Matt Carpenter has entered himself into the National League MVP race over the last two months of the 2018 season after many wrote him off, including yours truly. I went so far as to write an article about the Cardinals moving Tommy Pham into the leadoff position was what was best for the St. Louis Cardinals. Just like Carpenter and his salsa I am ready to eat my words. Carpenter has found himself in this situation while being primarily in the lead off role. His potential MVP status has opened my eyes to the evolution of the lead off hitter as a force in MLB lineups.
Traditionalist have a predetermined idea that a leadoff hitter should be someone with speed. A player that can turn a single into a double or even triple by being on the move. But today’s MLB doesn’t work that way anymore. Baseball is a game of statistics as well as ever changing dynamics. Players like Billy Hamilton and Dee Gordon can change the game with their speed, but they are the leadoff hitters of the past. The new form of leadoff hitters are players that force a pitcher to be on their game right away or be down by one run.
Today’s leadoff hitters focus more about getting on base and provide much more power. Look at the impact that George Springer had for the World Champion Astros during their great 2017 run in the playoffs. Springer was able to jump on get me over fastballs to start the game and put an immediate run on the board. Lead off hitters now rely on patience and launch angles to beat up on the opposition rather than using their speed.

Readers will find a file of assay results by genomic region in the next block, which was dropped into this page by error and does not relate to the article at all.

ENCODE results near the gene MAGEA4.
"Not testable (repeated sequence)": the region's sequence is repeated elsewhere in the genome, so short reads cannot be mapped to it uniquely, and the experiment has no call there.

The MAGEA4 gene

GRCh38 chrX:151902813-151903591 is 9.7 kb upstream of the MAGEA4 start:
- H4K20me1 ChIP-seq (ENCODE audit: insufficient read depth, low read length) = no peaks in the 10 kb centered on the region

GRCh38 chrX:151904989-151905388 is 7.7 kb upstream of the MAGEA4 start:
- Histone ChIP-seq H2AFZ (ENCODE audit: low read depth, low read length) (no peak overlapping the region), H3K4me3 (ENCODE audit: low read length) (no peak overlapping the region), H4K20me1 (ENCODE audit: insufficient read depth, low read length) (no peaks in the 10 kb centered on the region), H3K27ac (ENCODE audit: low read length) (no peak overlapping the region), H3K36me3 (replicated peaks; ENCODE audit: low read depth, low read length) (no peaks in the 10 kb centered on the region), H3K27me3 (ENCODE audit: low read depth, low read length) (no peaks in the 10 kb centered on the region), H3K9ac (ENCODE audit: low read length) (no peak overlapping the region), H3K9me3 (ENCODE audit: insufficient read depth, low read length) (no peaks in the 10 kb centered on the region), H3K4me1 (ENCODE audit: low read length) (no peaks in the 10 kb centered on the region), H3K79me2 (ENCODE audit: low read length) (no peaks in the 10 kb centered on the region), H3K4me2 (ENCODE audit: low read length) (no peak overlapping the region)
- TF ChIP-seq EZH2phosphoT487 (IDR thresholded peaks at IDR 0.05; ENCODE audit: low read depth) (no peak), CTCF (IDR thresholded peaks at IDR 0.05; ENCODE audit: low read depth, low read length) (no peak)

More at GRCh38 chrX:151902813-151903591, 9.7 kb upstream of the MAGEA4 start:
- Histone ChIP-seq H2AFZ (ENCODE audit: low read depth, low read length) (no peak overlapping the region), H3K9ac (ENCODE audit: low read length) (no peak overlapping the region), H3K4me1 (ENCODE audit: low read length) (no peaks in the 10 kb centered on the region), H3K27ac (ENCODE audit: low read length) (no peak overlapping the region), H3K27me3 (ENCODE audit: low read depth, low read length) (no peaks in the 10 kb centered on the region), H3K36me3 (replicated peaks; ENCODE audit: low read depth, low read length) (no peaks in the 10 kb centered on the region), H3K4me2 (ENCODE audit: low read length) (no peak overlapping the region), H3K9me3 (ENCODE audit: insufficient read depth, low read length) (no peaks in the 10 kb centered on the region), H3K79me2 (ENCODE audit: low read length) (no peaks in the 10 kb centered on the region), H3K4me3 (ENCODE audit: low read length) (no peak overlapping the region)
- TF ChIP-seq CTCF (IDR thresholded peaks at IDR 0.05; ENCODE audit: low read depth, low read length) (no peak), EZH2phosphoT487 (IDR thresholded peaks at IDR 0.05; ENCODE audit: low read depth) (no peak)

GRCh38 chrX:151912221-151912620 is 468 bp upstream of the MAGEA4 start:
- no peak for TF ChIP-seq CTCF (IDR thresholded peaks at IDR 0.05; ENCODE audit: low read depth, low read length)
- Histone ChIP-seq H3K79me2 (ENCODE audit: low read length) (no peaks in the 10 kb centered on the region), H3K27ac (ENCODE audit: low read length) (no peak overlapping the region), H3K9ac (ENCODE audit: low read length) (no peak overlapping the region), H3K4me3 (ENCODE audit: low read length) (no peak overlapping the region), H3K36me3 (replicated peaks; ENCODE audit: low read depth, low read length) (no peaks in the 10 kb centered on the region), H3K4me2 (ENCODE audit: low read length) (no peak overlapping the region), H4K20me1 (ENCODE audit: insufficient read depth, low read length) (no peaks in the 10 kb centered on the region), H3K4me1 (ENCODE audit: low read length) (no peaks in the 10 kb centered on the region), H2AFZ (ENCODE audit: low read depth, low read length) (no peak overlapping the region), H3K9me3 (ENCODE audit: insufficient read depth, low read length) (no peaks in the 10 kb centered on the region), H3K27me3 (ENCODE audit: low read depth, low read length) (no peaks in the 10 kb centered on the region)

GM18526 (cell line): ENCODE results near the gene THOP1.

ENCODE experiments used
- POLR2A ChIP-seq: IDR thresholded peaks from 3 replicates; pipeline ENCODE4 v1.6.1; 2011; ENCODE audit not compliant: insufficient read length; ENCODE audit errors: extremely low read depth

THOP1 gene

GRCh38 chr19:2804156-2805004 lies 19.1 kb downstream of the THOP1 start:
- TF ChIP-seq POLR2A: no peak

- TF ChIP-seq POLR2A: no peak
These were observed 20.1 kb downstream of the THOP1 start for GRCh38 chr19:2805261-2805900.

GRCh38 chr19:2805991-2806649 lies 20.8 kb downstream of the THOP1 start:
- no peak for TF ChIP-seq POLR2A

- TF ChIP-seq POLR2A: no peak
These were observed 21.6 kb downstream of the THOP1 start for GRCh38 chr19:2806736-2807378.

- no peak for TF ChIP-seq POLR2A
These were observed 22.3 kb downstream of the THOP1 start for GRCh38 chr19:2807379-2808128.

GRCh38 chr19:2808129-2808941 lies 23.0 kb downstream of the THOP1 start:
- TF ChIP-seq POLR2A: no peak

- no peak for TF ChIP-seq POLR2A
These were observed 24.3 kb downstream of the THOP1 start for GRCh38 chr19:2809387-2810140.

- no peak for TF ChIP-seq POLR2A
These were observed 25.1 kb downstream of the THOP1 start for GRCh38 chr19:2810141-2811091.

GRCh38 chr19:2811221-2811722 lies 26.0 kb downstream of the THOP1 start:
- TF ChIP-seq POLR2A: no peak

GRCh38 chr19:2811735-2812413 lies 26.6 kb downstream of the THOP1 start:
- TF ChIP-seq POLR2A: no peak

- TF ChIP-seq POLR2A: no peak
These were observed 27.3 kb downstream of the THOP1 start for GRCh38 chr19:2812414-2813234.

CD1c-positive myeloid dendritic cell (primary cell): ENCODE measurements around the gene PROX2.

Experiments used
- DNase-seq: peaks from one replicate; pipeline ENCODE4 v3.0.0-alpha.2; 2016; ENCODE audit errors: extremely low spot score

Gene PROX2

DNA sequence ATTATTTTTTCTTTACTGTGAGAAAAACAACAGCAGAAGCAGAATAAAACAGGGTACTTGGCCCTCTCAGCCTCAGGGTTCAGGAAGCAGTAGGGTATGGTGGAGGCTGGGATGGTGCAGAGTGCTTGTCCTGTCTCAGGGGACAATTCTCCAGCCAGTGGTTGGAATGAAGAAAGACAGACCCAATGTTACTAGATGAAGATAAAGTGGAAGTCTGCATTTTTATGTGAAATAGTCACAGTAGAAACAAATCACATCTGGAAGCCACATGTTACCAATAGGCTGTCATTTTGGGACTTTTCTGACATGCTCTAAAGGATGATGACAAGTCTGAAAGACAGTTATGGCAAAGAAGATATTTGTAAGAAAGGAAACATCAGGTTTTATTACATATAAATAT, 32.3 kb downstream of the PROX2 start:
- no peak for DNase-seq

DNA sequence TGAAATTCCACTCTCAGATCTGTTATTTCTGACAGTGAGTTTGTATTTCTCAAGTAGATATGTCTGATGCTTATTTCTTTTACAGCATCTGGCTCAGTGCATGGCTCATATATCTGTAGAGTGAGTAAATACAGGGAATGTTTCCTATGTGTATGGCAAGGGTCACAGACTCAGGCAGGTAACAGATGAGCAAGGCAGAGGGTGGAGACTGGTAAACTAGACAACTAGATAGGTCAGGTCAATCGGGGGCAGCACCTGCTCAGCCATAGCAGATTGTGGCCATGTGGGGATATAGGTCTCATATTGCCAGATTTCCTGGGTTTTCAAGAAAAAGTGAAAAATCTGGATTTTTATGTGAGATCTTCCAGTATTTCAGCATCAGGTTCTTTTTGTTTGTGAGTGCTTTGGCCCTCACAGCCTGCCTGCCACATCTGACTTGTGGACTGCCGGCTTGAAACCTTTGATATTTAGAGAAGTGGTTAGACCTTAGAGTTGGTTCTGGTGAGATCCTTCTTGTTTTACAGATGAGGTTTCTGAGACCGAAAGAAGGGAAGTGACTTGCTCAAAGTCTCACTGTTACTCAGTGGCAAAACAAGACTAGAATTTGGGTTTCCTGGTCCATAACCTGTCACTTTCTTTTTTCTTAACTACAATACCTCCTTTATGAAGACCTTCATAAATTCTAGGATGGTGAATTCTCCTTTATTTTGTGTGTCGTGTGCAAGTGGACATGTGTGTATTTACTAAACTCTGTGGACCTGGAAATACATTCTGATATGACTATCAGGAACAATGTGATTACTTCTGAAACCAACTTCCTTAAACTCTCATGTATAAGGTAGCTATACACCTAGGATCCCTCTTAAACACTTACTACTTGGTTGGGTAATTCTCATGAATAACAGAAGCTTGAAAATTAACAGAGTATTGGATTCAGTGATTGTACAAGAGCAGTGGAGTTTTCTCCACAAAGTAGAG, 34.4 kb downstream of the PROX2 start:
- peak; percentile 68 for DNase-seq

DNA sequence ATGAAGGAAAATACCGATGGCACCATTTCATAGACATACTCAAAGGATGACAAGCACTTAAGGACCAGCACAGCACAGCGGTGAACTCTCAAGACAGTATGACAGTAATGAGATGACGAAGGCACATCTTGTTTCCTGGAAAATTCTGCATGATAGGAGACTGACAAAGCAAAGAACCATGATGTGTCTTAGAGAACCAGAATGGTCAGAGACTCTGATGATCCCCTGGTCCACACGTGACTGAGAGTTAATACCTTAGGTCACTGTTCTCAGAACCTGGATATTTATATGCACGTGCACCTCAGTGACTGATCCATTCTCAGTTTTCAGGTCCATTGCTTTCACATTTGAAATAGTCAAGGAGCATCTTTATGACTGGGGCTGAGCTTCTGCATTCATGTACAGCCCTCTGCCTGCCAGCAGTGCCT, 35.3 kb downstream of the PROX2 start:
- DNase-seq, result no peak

Look at a list of impactful leadoff men in today’s game and see that there is a new trend in the game. Joining George Springer are star caliber players like Charlie Blackmon, Mookie Betts, Anthony Rizzo, Corey Dickerson, and even Bryce Harper have spent time in the leadoff spot for their respective teams. Managers are beginning to understand that their best hitters will not only be getting more at bats but they will also be in a position to see a few get me over fastballs that can be deposited in the seats. Instead of pitchers trying to pitch around these players they are forced to pitch to them at least once rather than start a game with a runner on base.
Matt Carpenter is currently leading the National League in homeruns. While a large portion of those homeruns are solo shots he is still making an impact from the lead off position. What is overlooked is that he has the protection of the middle of the order forcing pitchers to throw to him. The worst thing a pitcher can do is to put a man on in front of the middle of the order. Carpenter has to see strikes, he has to be challenged and he more you challenge him the better he has been. This is the new idea of lead off hitters. In a way its like a slow pitch softball approach, why not get your best player as many at bats as you possibly can?